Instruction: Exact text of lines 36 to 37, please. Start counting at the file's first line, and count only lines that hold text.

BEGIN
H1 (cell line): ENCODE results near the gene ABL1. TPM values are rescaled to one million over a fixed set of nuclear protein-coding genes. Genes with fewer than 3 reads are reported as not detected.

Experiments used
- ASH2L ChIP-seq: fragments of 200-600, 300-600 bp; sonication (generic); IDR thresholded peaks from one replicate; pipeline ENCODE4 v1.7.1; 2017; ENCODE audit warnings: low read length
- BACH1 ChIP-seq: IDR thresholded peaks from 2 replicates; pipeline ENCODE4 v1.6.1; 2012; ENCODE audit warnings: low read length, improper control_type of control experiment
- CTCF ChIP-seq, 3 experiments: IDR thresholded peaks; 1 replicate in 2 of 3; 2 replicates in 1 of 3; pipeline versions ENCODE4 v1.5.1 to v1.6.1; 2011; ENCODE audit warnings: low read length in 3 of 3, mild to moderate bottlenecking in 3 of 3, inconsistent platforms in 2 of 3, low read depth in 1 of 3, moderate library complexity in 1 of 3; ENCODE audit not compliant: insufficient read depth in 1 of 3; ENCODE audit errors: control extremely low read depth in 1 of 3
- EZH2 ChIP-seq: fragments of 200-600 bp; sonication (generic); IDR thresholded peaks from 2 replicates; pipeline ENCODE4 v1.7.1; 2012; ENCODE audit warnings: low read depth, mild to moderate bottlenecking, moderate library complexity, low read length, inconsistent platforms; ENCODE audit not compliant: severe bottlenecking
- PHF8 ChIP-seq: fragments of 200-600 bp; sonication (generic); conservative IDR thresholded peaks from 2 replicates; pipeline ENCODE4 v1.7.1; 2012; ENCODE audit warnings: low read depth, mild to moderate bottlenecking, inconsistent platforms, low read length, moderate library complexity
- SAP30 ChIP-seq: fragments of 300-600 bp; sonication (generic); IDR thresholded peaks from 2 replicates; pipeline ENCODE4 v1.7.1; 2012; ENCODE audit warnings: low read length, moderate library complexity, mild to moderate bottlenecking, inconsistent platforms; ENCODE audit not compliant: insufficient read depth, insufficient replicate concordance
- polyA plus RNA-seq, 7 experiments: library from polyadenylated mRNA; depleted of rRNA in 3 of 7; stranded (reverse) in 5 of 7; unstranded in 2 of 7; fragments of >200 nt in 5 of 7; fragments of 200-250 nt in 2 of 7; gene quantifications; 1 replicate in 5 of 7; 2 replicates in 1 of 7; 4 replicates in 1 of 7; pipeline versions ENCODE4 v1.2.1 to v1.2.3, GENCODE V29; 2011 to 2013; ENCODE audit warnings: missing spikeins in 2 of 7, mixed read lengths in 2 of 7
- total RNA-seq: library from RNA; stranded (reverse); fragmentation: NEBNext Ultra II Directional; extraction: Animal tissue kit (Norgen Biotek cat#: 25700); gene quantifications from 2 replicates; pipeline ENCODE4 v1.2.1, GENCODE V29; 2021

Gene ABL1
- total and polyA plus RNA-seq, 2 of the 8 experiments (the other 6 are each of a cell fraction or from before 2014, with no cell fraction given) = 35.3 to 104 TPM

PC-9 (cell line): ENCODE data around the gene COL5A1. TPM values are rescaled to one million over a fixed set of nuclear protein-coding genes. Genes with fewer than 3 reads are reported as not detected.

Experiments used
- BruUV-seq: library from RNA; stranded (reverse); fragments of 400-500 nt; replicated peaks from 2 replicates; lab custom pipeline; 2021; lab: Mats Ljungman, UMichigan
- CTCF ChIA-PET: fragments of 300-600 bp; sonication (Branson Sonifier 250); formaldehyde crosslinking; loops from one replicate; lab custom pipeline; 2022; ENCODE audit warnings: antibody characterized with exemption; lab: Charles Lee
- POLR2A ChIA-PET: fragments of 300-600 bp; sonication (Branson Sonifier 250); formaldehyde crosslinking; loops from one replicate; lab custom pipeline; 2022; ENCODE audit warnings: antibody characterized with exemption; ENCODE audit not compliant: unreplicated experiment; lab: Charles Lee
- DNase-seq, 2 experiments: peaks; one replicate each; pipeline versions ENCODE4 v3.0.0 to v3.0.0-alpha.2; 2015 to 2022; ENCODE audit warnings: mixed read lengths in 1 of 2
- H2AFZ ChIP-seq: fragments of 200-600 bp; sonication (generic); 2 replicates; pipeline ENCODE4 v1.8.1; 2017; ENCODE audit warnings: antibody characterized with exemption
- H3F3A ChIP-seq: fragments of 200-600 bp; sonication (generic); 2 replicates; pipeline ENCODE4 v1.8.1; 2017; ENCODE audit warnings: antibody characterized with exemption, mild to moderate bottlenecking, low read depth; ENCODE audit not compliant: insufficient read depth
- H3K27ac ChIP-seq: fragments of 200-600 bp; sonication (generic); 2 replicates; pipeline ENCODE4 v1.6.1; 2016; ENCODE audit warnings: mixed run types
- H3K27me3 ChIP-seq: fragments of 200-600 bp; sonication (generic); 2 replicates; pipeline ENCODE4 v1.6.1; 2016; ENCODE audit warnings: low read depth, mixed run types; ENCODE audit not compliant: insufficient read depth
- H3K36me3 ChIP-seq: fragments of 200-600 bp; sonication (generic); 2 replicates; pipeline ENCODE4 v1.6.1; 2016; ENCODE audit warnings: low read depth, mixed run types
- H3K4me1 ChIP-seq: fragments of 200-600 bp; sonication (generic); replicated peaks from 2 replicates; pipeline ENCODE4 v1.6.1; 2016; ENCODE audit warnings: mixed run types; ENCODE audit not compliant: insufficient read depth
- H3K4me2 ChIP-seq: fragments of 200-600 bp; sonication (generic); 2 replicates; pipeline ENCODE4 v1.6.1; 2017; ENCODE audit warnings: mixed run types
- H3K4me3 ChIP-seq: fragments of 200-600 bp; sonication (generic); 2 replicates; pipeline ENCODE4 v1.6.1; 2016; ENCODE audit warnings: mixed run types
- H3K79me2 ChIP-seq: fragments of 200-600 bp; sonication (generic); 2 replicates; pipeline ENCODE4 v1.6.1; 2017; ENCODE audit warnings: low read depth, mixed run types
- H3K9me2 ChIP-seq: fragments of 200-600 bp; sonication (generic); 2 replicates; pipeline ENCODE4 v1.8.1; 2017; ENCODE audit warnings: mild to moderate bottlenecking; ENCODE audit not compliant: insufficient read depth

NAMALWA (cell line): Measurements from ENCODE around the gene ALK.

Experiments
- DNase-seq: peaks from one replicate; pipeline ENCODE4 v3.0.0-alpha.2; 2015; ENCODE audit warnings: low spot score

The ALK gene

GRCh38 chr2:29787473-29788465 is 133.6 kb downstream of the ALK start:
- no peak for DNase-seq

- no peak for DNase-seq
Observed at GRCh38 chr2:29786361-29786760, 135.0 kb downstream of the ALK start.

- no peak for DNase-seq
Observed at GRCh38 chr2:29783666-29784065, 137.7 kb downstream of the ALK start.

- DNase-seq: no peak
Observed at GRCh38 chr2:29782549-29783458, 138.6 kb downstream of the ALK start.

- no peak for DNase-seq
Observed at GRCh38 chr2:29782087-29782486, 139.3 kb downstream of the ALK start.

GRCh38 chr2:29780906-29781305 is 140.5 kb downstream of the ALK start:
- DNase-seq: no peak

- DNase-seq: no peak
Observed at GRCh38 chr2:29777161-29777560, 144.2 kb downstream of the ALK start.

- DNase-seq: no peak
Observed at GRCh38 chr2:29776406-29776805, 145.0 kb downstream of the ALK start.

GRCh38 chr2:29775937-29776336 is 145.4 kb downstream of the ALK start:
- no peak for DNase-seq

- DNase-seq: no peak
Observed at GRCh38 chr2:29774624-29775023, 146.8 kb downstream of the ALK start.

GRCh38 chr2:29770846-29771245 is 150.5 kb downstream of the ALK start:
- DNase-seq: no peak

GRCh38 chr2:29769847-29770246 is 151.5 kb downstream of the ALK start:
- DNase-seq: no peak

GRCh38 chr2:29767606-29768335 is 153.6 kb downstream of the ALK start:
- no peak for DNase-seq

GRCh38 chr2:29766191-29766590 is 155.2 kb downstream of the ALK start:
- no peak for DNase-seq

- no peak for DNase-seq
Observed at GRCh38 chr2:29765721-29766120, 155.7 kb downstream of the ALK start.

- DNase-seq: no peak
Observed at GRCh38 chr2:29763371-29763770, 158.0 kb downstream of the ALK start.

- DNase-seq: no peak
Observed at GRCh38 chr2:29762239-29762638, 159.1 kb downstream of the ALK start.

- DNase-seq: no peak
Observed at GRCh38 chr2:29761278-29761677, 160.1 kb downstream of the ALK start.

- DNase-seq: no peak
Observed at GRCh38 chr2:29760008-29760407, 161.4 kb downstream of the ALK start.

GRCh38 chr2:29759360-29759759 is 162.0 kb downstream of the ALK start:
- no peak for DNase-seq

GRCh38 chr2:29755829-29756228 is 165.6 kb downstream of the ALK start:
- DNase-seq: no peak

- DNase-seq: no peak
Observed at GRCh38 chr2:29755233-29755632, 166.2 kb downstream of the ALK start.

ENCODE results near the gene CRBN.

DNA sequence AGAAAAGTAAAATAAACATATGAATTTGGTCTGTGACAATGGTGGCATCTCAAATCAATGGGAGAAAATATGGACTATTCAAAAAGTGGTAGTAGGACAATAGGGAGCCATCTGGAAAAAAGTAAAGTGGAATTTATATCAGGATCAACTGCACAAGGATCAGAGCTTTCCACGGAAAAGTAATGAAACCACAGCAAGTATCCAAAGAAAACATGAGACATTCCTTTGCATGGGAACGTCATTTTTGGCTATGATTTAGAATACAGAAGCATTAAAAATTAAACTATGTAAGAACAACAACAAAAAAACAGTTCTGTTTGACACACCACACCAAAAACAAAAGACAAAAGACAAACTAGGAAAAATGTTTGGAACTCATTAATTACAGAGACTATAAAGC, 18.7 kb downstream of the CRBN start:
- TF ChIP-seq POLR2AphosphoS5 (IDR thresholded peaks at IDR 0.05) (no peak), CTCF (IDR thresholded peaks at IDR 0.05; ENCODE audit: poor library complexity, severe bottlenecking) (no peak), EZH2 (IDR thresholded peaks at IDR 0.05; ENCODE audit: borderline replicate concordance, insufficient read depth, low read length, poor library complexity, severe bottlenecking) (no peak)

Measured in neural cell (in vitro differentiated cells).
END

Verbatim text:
Observed at GRCh38 chr2:29786361-29786760, 135.0 kb downstream of the ALK start.

- no peak for DNase-seq